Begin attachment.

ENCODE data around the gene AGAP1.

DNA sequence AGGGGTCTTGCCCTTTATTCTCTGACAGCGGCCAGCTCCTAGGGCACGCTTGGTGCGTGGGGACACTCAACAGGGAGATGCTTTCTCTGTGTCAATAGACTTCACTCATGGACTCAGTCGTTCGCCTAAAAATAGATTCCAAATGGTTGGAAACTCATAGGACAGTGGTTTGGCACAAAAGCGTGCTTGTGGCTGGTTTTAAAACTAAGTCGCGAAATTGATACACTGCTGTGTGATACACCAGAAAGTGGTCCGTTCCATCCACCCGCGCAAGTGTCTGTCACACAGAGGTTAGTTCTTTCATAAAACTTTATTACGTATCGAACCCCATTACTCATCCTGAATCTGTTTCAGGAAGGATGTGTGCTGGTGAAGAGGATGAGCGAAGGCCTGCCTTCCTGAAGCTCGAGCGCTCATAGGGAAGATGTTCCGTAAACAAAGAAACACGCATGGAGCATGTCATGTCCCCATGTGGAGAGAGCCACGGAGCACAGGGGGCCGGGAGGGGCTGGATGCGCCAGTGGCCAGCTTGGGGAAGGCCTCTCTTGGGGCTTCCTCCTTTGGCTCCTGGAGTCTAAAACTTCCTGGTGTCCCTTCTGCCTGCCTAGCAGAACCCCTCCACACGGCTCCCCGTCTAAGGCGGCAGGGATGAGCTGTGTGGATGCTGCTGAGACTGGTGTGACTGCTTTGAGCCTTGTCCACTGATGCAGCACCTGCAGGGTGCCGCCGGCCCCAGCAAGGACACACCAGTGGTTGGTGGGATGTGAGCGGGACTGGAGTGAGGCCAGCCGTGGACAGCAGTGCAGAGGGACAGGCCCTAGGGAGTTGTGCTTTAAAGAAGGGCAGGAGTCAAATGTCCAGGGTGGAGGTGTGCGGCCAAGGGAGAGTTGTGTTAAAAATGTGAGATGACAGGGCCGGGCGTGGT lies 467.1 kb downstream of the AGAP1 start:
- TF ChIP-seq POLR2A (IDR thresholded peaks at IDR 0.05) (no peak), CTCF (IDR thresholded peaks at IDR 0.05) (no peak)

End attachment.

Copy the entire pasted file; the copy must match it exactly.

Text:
ENCODE data around the gene AGAP1.

DNA sequence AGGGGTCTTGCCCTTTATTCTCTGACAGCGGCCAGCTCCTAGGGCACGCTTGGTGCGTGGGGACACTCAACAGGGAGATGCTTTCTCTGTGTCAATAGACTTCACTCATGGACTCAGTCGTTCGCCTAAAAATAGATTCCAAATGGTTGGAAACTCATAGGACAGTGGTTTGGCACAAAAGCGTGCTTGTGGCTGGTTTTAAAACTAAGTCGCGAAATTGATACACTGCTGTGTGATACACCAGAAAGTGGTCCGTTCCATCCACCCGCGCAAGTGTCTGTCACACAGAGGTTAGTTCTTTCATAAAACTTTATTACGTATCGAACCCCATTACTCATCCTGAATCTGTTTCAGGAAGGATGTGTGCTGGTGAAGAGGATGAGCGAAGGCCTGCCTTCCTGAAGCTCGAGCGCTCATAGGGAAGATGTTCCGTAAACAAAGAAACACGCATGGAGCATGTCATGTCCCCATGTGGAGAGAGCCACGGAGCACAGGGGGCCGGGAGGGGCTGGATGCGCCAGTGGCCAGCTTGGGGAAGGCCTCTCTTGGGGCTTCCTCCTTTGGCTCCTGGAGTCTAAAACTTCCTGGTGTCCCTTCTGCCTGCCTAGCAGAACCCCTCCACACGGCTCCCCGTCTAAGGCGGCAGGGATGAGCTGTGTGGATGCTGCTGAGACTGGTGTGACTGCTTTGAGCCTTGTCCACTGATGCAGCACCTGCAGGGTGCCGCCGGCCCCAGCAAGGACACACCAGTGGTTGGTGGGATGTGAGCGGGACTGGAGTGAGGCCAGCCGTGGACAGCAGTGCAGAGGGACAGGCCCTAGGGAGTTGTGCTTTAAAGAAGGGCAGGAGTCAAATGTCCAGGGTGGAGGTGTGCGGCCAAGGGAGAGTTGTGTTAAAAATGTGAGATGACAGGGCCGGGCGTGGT lies 467.1 kb downstream of the AGAP1 start:
- TF ChIP-seq POLR2A (IDR thresholded peaks at IDR 0.05) (no peak), CTCF (IDR thresholded peaks at IDR 0.05) (no peak)